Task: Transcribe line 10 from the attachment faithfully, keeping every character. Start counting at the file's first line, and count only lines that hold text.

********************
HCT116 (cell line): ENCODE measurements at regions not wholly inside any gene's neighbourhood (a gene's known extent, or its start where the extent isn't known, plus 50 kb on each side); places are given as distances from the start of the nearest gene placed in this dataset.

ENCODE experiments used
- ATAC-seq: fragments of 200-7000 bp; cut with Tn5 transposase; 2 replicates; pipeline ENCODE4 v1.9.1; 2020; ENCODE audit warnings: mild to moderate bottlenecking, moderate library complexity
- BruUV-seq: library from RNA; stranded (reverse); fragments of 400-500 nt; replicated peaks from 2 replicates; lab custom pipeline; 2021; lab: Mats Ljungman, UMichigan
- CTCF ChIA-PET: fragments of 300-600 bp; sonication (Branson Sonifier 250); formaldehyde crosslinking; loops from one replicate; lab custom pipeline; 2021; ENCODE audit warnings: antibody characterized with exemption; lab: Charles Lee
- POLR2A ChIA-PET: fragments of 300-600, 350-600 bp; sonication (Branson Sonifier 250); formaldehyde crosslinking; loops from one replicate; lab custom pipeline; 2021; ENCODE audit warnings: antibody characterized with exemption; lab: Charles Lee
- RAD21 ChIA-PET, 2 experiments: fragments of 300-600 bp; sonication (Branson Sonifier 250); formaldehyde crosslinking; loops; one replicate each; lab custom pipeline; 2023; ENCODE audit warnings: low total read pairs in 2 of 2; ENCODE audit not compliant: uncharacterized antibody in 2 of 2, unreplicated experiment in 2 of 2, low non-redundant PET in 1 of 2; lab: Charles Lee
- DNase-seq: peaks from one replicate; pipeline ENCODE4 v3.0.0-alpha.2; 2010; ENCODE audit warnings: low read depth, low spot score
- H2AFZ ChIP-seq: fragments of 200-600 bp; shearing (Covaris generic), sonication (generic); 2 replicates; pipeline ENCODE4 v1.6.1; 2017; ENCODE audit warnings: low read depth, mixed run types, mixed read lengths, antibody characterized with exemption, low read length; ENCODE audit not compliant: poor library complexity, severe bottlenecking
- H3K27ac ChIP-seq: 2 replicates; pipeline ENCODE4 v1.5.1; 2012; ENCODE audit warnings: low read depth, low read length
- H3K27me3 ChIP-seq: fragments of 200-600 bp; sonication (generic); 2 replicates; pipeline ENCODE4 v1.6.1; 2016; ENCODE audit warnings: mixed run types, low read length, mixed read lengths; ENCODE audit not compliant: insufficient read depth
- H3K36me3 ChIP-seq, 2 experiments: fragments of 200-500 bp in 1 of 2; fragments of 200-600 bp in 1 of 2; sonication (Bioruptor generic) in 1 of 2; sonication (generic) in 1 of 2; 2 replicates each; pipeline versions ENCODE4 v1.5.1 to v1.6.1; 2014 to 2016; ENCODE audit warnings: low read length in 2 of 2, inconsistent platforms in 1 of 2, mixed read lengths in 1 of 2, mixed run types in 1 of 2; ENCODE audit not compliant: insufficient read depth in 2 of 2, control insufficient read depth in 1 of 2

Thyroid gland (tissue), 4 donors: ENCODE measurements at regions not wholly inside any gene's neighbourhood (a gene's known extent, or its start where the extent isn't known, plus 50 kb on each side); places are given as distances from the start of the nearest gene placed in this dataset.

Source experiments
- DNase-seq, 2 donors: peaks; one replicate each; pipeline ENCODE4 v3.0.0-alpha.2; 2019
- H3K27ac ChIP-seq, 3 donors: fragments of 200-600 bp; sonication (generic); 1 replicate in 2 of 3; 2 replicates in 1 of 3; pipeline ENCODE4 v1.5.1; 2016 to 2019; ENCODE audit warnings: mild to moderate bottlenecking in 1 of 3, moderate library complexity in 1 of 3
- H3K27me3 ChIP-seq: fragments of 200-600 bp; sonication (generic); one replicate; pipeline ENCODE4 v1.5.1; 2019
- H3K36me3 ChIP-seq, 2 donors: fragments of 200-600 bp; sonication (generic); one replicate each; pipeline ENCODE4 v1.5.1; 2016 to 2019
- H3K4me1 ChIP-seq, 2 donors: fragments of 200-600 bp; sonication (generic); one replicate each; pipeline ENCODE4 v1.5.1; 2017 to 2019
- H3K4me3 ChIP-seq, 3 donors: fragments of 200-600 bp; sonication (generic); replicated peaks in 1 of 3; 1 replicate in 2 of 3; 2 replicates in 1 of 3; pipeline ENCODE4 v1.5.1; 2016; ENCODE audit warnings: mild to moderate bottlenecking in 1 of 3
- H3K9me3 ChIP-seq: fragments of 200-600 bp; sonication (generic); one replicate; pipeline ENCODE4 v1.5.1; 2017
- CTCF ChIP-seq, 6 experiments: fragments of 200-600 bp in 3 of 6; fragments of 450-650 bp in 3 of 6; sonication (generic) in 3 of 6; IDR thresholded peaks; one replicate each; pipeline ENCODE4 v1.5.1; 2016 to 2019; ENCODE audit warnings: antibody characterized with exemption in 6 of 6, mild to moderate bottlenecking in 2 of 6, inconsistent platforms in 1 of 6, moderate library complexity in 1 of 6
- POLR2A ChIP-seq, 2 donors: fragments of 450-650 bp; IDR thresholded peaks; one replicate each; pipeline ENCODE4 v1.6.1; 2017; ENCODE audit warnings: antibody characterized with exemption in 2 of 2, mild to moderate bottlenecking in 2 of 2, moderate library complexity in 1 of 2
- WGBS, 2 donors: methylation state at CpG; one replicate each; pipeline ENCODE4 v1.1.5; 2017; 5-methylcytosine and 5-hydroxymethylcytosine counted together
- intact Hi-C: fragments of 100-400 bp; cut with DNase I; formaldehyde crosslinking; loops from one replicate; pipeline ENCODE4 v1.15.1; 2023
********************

- H3K27ac ChIP-seq: 2 replicates; pipeline ENCODE4 v1.5.1; 2012; ENCODE audit warnings: low read depth, low read length